But editors are like bitcoin nodes. Their job is, in part, to guard against continuity errors in Batman's history (making sure a new story doesn't contradict an old one, for example) and to make sure consensus gets maintained around Batman. 

There are an infinite number of Batman stories, but that infinite set is not unbounded

If a writer came in one day with a script where Bruce Wayne decided to open a flower shop rather than fight crime, I would expect the editor would reject that story.

Such a story, one might say, would break consensus about the character of Batman. We like a story in which a character surprises us, but only if it surprises us in a way that still feels right. That's the consensus part. "Batman: Caped Chrysanthemum Curator" would surprise readers in a bad way.

Furthering Warmke's framework here, obviously, DC Comics is Batman's publisher, his equivalent of a mining network (much more centralized). Diamond Comics Distributors is his internet, the Batman distribution network. 

Both very valuable

This network keeps the thing that is Batman™ moving forward, a story that keeps growing. It's a much more interesting story than reading the Bitcoin ledger.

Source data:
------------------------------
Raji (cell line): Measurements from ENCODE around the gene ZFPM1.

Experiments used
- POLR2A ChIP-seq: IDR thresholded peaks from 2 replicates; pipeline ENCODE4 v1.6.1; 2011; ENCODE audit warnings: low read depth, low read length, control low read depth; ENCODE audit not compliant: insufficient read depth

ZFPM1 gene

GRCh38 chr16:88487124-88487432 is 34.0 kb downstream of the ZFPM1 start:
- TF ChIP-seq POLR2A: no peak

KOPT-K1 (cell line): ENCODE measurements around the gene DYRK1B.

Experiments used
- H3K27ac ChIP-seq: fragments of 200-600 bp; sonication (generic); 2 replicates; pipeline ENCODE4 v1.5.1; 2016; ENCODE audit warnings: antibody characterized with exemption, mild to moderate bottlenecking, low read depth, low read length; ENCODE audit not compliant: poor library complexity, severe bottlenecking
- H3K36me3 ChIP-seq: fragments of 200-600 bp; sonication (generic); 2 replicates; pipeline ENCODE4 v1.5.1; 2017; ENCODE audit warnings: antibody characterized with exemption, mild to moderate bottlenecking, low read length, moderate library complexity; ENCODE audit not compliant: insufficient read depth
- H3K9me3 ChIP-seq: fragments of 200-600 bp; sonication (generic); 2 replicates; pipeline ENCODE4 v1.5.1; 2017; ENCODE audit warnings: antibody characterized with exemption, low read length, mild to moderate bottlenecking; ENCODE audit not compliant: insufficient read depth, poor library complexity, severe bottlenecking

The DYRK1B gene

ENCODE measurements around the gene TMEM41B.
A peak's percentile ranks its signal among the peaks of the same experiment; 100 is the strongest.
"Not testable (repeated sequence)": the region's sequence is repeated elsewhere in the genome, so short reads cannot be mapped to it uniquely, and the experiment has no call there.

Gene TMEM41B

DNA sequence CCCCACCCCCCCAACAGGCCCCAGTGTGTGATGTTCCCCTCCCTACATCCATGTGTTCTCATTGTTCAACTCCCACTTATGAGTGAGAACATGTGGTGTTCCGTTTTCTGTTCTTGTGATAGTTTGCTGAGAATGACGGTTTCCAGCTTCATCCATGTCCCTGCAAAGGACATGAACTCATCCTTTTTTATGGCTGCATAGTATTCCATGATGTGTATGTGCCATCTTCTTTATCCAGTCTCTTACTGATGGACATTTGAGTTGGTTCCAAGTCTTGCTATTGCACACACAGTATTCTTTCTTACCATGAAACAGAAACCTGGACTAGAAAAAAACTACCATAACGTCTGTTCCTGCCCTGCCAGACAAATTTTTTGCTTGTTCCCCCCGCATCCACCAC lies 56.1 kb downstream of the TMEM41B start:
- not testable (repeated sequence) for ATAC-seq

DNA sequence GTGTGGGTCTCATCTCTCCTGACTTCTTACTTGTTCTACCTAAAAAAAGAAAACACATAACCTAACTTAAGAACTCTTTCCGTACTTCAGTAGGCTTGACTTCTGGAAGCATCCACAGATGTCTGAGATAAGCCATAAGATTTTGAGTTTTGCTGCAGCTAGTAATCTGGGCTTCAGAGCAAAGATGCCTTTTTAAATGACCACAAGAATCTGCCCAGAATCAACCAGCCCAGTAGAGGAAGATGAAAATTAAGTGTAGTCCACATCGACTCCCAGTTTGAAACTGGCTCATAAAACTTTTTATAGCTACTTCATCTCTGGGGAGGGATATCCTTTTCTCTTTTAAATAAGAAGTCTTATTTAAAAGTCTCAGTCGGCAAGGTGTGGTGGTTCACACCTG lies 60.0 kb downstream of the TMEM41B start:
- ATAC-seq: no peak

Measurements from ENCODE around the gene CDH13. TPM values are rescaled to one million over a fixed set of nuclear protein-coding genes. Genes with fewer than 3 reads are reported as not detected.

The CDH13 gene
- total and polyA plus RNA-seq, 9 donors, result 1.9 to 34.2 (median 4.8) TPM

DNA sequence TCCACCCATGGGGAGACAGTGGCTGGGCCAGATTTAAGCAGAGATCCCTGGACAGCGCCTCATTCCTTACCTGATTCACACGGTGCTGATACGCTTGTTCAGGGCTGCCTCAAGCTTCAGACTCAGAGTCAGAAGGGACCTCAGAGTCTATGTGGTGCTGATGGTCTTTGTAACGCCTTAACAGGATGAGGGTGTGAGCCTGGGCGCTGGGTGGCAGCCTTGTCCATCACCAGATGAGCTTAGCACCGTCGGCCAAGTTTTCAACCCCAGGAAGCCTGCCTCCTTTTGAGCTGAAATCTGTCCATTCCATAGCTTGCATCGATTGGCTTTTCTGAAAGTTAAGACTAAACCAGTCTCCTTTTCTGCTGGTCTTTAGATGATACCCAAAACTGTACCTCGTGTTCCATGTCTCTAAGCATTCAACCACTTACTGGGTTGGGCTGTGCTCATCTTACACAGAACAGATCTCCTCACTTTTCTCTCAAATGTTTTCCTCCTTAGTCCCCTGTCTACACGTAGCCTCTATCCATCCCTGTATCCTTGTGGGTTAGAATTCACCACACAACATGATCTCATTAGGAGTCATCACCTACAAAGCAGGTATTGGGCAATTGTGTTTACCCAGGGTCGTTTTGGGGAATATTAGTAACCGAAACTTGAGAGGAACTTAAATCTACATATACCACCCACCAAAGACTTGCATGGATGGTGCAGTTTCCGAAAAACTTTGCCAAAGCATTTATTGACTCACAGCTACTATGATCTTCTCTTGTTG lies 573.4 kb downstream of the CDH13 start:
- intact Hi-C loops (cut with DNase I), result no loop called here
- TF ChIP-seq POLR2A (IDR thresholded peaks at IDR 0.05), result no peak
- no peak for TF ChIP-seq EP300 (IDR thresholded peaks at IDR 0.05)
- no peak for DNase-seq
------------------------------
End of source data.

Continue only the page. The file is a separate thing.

And for different reasons, those stories have real value in the real world. But they are still stories.

At the end of the day, this is an ontological argument about what it means for something to exist, and Warmke has constructed a thought-provoking model here that might drive consensus around that "is" question about Bitcoin.

The next time people ask you: "What Is Bitcoin?" you can tell them: "It's a story that's written collectively by all the bitcoin holders. It gets more valuable the more people know about it, help write it and the longer the story goes on." 

Inevitably, they will counter: "How does that make sense?" 

To which, we are currently prone to saying something like: "Look, money is a collective fiction, too." That's usually taken as sort of a college sophomore level cliché – it rings hollow every time.  

But now you can say: "Obviously, it's just like Batman." That should get their attention.